When shown Renishaw’s Equator comparative gauge and offered a pre-launch trial, Easton and SPC Manager Bridget Nolan immediately recognised the potential. “We got involved with Renishaw’s introduction of the system and provided parts. Renishaw programmed them, and the results matched our CMM results” says Nolan.
The Equator system is currently assigned to a lean machining cell in Meyer Tool’s shop. Demonstrating its adaptability, it integrates with Meyer’s Orion SPC system, maintaining a familiar look for machinists and shortening the learning curve. Orion communicates with the Equator’s MODUS software, presenting the operator with results in the form of dimensional data, SPC charts, etc. “Keep in mind the machinist sees variable data and can compare the current part with recent measurements, so it’s not just a pass/fail determination,” Nolan explains. The parts must meet tolerances of ±0.001 to ±0.003 inches. Inspection time varies with the part but typically takes two to six minutes, well within the TAKT time of the cell so the system easily keeps pace with machining operations.
“We already gauge five part numbers for two different engine programs, so we have multiple fixturing tiles for the Equator setup and qualified,” says Nolan. “We try to combine as many different operations on one tile as possible to limit our qualifications, and we’re currently working on one tile that will combine three. We are doing GD&T true positions, notches, hole diameters, profiles, runout, and such with touch probing, though we are implementing contact scanning with the SP25M probe. We have the stylus changing rack and use at least four different styli – frequently star styli – so it’s very convenient not to have to requalify with every change.”
The Equator measurements at Meyer are correlated with those from a CMM, using a CMM-calibrated master part. “The master part sets the values the Equator expects to find inside its measuring envelope while the software automatically applies the compensation values from nominal taken by the CMM. It must check within 10% of allowable tolerance from nominal,” Nolan explains. There is no need to re-master on every part change, Meyer has decided to re-master on a 3-hour schedule to compensate for changes in the plant’s temperature. “The Equator system memorises the master parts and validation scores, so we can switch parts as many times as needed during the 3-hour window, and not have to re-master.”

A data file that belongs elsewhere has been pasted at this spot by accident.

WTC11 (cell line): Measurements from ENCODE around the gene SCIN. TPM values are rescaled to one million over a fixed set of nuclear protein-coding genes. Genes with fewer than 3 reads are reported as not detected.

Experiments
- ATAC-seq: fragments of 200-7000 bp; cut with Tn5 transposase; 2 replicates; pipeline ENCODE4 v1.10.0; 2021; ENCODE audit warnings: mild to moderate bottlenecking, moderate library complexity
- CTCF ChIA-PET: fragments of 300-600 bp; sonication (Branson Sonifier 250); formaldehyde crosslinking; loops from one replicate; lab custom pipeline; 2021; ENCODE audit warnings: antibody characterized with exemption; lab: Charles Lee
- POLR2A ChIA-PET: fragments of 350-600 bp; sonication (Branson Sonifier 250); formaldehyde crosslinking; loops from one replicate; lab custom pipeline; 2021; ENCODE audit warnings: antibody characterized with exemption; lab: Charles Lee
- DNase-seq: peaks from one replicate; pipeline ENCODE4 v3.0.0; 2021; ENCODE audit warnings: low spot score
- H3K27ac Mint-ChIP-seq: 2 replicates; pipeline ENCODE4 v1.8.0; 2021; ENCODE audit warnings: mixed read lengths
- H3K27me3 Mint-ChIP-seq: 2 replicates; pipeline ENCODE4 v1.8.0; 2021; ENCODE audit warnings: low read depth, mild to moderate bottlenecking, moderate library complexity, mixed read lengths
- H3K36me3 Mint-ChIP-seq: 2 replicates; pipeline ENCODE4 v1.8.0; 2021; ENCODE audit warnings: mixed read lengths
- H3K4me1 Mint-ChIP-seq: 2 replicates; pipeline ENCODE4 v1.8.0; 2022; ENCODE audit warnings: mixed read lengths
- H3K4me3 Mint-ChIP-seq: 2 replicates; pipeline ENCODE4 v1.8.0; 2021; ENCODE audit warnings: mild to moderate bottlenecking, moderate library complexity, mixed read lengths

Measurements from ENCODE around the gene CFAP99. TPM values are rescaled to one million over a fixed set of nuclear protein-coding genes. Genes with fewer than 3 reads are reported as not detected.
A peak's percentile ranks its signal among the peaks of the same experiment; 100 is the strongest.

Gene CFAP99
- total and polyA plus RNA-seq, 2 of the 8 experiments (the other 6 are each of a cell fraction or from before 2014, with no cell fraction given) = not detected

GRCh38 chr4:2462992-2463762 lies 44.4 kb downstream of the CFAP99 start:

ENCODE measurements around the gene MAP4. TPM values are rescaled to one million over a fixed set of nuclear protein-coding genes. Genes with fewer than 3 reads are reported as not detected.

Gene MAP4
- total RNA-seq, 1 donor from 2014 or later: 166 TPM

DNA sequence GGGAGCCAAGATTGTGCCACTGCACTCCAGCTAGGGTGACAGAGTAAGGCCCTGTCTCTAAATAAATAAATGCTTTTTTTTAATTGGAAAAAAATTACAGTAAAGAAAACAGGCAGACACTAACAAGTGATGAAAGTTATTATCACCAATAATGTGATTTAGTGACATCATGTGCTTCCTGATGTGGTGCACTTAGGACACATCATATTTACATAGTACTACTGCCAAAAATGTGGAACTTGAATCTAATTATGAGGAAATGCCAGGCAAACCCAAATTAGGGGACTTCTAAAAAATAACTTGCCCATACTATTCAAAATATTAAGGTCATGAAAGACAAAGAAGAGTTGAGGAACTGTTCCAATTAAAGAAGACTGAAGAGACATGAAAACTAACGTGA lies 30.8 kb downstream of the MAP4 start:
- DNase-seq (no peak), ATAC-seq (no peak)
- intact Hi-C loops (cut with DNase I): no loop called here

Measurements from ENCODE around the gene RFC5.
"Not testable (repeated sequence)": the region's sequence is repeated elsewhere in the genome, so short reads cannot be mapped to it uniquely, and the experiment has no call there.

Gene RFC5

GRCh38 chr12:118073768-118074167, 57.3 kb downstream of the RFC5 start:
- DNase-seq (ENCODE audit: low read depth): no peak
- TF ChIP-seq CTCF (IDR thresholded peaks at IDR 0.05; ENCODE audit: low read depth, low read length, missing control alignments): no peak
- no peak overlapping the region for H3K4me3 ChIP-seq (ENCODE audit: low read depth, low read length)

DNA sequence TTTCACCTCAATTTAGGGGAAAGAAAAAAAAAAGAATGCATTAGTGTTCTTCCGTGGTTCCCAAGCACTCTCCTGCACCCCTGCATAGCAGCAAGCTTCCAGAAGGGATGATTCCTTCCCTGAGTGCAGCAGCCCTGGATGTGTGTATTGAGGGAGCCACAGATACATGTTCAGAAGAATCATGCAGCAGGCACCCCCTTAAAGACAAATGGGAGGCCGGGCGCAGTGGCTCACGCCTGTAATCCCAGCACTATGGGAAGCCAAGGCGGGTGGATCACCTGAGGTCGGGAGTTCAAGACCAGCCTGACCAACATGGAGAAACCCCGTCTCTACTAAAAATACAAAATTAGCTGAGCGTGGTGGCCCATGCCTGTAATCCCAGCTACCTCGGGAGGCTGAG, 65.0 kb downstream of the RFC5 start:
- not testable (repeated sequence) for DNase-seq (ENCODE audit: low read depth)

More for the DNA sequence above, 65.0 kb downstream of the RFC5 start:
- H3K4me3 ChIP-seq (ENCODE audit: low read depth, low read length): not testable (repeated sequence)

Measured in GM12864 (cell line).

Meyer Tool is a leading producer of hot-section jet engine components for aerospace OEMs, employing more than 1000 at ten locations. The Cincinnati headquarters specialises in new parts; principal workpiece materials are super alloys, nickel and cobalt-chromium based.
With nearly 500 fast-hole EDM drillers, the company is North America’s largest EDM-based manufacturer; it EDM-drills over 1.75 million holes per day, and with one blocked hole out of hundreds capable of causing failure on military high-pressure blades, Meyer Tool is fanatical about quality.
With well over 100 hard gauges costing $10-20,000 each throughout its facilities, Meyer Tool recognizes the potential cost advantages of a flexible, software-driven gauging system. “We are still expanding our knowledge and capabilities with the Equator system, but have high expectations it will ultimately alleviate a large part of our cost burden for hard gauges,” concludes Beau Easton.